Qadisha Valley Map

Qadisha, one of the deepest and most beautiful Valleys in Lebanon, is indeed a world apart. Registered on the UNESCO (United Nations Educational, Scientific, and Cultural Organization) World Heritage List in 1998, as one of 6 Lebanese sites on the list, along with Anjar, Baalbek, Byblos, The Cedars, and Tyre. At the bottom of this wild, steep-sided gorge, runs the Qadisha River, whose source is in the Qadisha Grotto at the foot of the Cedars. Above the famous Cedar grove stands Qornet es Sawda, (The Black Corner), Lebanon's highest peak at 3,088 meters. The word 'Qadisha' comes from a Semitic root meaning 'Holy' and Wadi Qadisha is the 'Holy Valley'.


Filled with caves and rock shelters inhabited from the 3rd Millennium B.C. to the Roman period, the valley is scattered with cave chapels, hermitages and monasteries cut from rock. Since the Early Middle Ages, generations of monks, hermits, ascetics and anchorites found asylum here. These religious men, who belonged to the various confessions that grew out of medieval controversies over the nature of Christ, included the Nestorians, Monophysites, Chalcedonians and Monothelites. Even Muslim Soufis were found in this valley. They prayed in many languages: Greek, Arabic, Syriac, and Ethiopian.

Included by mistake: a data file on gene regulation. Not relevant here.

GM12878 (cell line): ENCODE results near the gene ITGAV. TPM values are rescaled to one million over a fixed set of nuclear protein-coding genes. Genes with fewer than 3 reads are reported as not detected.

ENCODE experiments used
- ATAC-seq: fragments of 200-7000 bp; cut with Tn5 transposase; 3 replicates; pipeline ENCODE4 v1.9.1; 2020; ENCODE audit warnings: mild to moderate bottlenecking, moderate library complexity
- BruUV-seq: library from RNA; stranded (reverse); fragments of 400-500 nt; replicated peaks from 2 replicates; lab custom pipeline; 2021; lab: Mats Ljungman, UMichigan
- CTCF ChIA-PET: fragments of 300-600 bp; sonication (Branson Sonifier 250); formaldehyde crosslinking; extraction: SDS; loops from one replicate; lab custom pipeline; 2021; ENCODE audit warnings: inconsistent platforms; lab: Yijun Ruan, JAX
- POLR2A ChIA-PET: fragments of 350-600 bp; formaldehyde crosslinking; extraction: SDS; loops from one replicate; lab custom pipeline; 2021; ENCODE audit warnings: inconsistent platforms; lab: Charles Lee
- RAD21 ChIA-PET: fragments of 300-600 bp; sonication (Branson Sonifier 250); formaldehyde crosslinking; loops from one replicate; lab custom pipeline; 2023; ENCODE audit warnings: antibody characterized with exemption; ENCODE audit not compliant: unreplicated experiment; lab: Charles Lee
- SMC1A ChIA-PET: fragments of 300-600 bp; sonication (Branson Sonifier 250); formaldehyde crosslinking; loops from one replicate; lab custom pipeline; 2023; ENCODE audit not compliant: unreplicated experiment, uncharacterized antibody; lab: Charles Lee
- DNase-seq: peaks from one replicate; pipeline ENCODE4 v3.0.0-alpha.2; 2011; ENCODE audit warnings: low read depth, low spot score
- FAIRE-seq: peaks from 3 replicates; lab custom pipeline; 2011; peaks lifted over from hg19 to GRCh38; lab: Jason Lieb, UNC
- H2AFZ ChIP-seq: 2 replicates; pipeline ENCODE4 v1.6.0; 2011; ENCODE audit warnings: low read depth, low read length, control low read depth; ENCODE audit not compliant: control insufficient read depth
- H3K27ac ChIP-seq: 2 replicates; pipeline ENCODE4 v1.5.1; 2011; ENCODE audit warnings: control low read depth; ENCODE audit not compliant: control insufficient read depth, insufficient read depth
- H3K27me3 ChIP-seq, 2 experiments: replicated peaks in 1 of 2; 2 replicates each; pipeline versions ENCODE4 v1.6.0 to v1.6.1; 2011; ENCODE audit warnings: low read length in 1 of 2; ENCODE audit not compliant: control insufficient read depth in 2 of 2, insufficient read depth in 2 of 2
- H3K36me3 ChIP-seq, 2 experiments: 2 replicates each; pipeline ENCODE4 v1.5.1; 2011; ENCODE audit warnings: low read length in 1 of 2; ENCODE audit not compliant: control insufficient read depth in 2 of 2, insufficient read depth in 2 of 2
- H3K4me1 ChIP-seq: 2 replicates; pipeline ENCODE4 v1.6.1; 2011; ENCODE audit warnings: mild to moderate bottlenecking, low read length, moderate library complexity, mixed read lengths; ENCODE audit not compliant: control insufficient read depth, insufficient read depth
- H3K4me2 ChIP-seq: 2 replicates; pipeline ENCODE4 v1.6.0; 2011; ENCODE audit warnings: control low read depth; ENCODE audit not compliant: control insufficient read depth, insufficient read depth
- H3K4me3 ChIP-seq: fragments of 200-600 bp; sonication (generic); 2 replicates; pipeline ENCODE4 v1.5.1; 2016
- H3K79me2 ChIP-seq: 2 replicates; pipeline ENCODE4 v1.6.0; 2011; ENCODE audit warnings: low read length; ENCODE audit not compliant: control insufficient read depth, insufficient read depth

At the town of Tourza the valley divides into two branches, each named for a Monastery there: Wadi Qozhaya leading to Ehden and Kfarsghab, and Wadi Qannoubin leading to Bsharre and the Cedars.


A path goes along the bottom of the valley, through an area called 'Bain an-Nahrain' (Between the Two Rivers) where Wadi Qannoubin meets Wadi Qadisha. From here trails lead to the various sites. You can also start from the top of the valley and take one of the numerous paths to the bottom.